Norwich aldermen not yet ready to commit to $8.4 million bond
Norwich — It has been more than two weeks since the City Council heard a presentation on a proposed $8.4 million economic revitalization bond, and aldermen still question how it would work, why the high amount, why now or even why at all.
The City Council scheduled a public hearing for Aug. 20 on an ordinance to bond $8.4 million “economic revitalization initiative to spur economic development.” The bond would expand a $3.38 million downtown revitalization program voters approved in 2010.
A two-thirds majority vote in favor, or at least five of the seven City Council members, is required to forward the ordinance to referendum Nov. 6.
Norwich Community Development Corp. President Robert Mills presented the new 10-year plan to the council July 24. The funds would be divided into five programs: $4.15 million for building code upgrades; $2.96 million for commercial rent subsidies; $890,000 for “city guided development"; $350,000 for facade improvements and $120,000 for signage.
Half of the new bond would be dedicated to continuing downtown work and half for properties in designated areas. The ordinance listed city borders, the new Norwichtown Village Overlay District, future village districts, enterprise zones, the new federal Opportunity Zones, mill reuse and manufacturing zones.
Several aldermen last week questioned the $8.4 million total, the projected 18.5 percent administration fee and whether the downtown program was successful. Some asked why the rush to put it on the Nov. 6 ballot.
As part of their homework, aldermen have sent questions and concerns to Mills and lead proponent Mayor Peter Nystrom, and they have met with Mills.
“I’m not in favor of it,” Alderwoman Joanne Philbrick said. “I think it’s really too large an item with too short notice. I don’t understand why we have to do it now. I don’t understand why the rush. I understand they want to get it on the November ballot. I just don’t see the need.”
Philbrick questioned NCDC's calculation that the downtown bond has generated a $22.7 million economic return and, if true, why half of the new bond would be for downtown. Mills said downtown still has 46 buildings more than half-vacant, with 700,000 square feet of vacant or underutilized space.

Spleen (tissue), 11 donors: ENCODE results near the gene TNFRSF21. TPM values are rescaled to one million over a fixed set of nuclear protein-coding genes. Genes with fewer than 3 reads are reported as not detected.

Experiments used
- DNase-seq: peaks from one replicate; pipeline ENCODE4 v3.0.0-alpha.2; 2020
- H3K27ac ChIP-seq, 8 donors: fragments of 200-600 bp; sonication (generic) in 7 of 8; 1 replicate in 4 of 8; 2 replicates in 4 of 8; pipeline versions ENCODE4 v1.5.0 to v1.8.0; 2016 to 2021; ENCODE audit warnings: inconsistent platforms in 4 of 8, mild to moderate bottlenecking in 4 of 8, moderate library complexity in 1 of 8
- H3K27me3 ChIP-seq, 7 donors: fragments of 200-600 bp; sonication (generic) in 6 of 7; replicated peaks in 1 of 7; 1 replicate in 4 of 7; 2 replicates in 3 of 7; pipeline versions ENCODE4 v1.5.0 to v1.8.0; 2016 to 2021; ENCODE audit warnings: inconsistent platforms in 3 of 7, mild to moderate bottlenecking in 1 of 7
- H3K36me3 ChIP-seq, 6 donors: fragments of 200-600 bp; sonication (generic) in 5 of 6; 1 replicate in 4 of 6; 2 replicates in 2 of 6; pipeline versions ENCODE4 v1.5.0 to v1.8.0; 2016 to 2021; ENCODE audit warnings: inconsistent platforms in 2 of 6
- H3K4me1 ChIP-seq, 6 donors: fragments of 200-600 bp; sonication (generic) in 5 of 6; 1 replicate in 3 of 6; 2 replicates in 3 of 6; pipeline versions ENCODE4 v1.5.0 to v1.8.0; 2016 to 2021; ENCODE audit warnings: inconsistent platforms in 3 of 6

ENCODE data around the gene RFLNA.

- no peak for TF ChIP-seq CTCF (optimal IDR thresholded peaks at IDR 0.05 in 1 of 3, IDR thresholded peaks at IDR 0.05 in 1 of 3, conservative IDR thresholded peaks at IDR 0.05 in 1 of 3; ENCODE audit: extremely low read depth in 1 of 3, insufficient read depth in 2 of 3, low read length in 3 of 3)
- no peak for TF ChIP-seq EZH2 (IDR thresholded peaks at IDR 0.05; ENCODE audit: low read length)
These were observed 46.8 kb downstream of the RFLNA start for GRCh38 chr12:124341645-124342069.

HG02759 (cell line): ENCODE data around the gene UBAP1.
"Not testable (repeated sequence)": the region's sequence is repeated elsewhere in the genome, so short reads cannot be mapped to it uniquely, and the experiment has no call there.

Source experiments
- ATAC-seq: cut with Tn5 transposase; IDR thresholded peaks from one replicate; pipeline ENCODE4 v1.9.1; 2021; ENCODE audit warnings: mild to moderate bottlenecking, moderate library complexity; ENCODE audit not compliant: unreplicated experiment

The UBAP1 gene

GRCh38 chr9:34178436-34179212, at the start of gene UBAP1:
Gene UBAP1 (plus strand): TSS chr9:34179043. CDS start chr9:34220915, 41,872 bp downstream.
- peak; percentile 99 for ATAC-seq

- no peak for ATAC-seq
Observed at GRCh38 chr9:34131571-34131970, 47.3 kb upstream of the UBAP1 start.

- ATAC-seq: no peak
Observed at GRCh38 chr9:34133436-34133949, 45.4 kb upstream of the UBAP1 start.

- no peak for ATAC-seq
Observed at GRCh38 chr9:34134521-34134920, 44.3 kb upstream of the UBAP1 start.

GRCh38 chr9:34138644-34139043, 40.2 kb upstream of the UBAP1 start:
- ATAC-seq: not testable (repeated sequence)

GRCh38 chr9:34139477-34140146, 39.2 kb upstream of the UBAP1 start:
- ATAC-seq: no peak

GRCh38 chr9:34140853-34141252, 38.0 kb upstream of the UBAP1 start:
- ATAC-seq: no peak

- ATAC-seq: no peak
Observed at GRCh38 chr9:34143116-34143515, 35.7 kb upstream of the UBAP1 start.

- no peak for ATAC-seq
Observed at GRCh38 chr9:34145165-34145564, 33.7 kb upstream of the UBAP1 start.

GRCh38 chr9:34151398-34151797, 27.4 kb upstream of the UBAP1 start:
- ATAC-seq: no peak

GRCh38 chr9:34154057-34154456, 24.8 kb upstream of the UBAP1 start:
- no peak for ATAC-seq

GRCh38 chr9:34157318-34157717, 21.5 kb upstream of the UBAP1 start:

Alderwoman Stephanie Burnham submitted questions to NCDC. “I don’t know if it’s ready for the November ballot,” she said.
Alderman William Nash said he supports the concept and said the 2010 bond “has done some good downtown.” Nash suggested cutting the total by $2 million to make it more reasonable but agreed Norwich needs to invest in itself.
“We need to put skin in the game,” he said. “It is a big bite, though.”
Alderman Samuel Browning said the July 24 presentation was thin on substance. He, too, sent written questions to NCDC prior to meeting with Mills. Alderwoman Stacy Gould and Joseph DeLucia met with Mills last week.
Browning questioned the $2.9 million for rental subsidies. He said businesses that need subsidies might not be strong enough to survive. He wanted more information on lessons learned, good and bad, of the downtown program before more than doubling it.
“They bring it to us basically in the last month of consideration,” Browning said. “The bond has been in existence for eight years. We should have been doing this in March. The mayor says we can propose changes. So, in two weeks' time, we’re supposed to essentially create our own bond package?”
Nystrom said the urgency is to take advantage of the “window of opportunity” with state economy improving, and the Mohegan tribe's proposed $200 million to $600 million development of the former Norwich Hospital property in Preston is on the horizon.
The new bond would cover the nearly 50-acre former Norwich Hospital property in Norwich at the Preston line, owned by a private developer. The downtown bond also likely will be depleted before its projected 10-year period.
“You have to capitalize,” Nystrom said. “Go to the voters and ask for support.”
Aldermen asked to better define the $890,000 City Guided Development program. Mills said it could apply to city-owned or privately owned problem properties, such as the vacant former YMCA on Main Street, the Norwich marina, Norwich Hospital and the long-vacant Flatiron building on Main Street.
The money could be used to hire technical specialists to determine best uses for properties. Mills described a “carrot and stick” approach to work with owners to develop properties that have been stagnant for years or decades.
“This is a long-term strategy,” Mills said, “an effort to guide development toward what the city wants to see happen with those properties.”
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